Marlins trade Castillo to Twins for two pitchers
The departure of Castillo, a three-time All-Star and the Marlins' career leader in six major categories, was the latest move by the franchise to cut costs after repeated bids for a new ballpark failed.
Minnesota gave up right-handers Travis Bowyer and Scott Tyler. The Marlins plan to use the hard-throwing Bowyer in the bullpen next season, while Tyler will begin the year in their minor-league system, general manager Larry Beinfest said.
The deal appealed to the Twins because they had a surplus of pitching prospects and a need for more offense from the infield. The switch-hitting Castillo, 30, batted .301 last season, including a major league-best .423 against left-handers, and won his third consecutive Gold Glove.
"He certainly fills a lot of the attributes we were looking for this winter," Twins general manager Terry Ryan said. "He's got a lot of the things that anybody would want on their ballclub."
Castillo has spent his entire career in the Marlins organization since signing in 1992. He's their all-time leader in games played (1,128), runs (675), hits (1,273), triples (42), walks (533) and stolen bases (281).
Limited this year by hip and quadriceps ailments, Castillo played in 122 games but stole only 10 bases in 17 attempts.
"He has been a tremendous player in this organization for a long time," Beinfest said. "It's obviously a tough trade to make, but necessary given our market correction to our payroll."
With no new stadium on the horizon in South Florida, team president David Samson announced last week that the Marlins would dramatically reduce their payroll, which was $60 million at the start of the 2005 season. He also said the team will consider moving after the 2007 season, with Las Vegas and Portland, Ore., among the candidates.
Castillo's contract calls for him to make $5 million next season and contains a $5.75 million club option for 2007 with a $500,000 buyout. The deal also includes a $2 million signing bonus deferred until one year after the contract ends.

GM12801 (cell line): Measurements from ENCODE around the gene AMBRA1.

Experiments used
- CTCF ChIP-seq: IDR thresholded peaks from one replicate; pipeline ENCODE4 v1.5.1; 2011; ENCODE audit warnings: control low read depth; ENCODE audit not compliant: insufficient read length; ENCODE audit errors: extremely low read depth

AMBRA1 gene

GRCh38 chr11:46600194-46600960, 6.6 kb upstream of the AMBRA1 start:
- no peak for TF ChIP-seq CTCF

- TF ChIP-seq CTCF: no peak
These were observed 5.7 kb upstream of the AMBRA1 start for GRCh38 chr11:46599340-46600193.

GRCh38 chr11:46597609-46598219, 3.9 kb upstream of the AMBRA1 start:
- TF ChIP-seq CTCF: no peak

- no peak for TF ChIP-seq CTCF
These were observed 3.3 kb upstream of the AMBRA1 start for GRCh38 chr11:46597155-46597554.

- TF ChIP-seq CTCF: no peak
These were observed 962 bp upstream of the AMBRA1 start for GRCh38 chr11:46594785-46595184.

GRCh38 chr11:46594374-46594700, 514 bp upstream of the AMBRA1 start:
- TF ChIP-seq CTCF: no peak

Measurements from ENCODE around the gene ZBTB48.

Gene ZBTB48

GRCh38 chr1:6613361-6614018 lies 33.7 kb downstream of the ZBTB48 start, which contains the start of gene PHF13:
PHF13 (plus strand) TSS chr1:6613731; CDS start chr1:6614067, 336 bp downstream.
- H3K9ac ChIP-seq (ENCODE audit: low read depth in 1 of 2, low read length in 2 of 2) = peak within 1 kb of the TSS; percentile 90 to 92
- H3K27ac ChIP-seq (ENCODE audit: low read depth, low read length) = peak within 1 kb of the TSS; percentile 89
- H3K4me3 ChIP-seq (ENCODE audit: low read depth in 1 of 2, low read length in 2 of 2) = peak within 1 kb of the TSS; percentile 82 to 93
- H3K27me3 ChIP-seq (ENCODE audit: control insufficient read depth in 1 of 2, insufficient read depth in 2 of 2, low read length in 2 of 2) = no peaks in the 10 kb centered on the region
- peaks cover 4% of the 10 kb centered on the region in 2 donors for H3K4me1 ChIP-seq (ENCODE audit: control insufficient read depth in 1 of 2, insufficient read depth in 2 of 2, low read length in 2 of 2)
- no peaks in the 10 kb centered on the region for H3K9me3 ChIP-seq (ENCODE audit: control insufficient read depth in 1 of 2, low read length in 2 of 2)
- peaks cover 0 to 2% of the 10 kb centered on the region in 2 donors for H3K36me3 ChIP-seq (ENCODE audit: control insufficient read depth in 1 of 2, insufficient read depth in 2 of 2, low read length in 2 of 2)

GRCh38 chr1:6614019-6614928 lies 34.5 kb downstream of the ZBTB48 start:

With three trades since last week, Florida has cut about $32 million from next year's payroll. On Thanksgiving Day, Florida received seven prospects by trading Delgado to the New York Mets and sending Lowell and Beckett to Boston.
More moves are possible at the winter meetings next week in Dallas.
"Obviously we have been very active," Beinfest said. "I would anticipate as we head to Dallas we're going to remain active."
Departing via free agency will be pitcher A.J. Burnett and right fielder Juan Encarnacion. Shortstop Alex Gonzalez, closer Todd Jones and infielder-outfielder Jeff Conine -- long known as "Mr. Marlin" also may sign elsewhere.
Gonzalez and Castillo had been together since 1998, longer than any other active double-play combination. Florida may swing a deal to acquire a replacement for Castillo, Beinfest said.
"I would not rule out looking at a reasonable free agent or a trade to fill the second base spot," he said.
The Marlins' so-called fire sale is their second in eight years. Former owner Wayne Huizenga ordered a payroll purge after the team won the 1997 World Series, and prospects acquired in subsequent deals helped Florida win the title again in 2003 under current owner Jeffrey Loria.
Now Florida is again loading up on prospects for new manager Joe Girardi.
"He's going to have an energetic young team," Beinfest said.
Bowyer, 24, went 0-1 with a 5.59 ERA in eight games with the Twins this past season, after going 4-2 with 23 saves and a 2.78 ERA in 59 games at Triple-A Rochester. He went 0-2 with one save and a 9.39 ERA in 10 games for Grand Canyon in the Arizona Fall League.
Tyler, 23, went 7-8 with a 3.95 ERA in 23 starts with Single-A Fort Myers.
Copyright 2005 by The Associated Press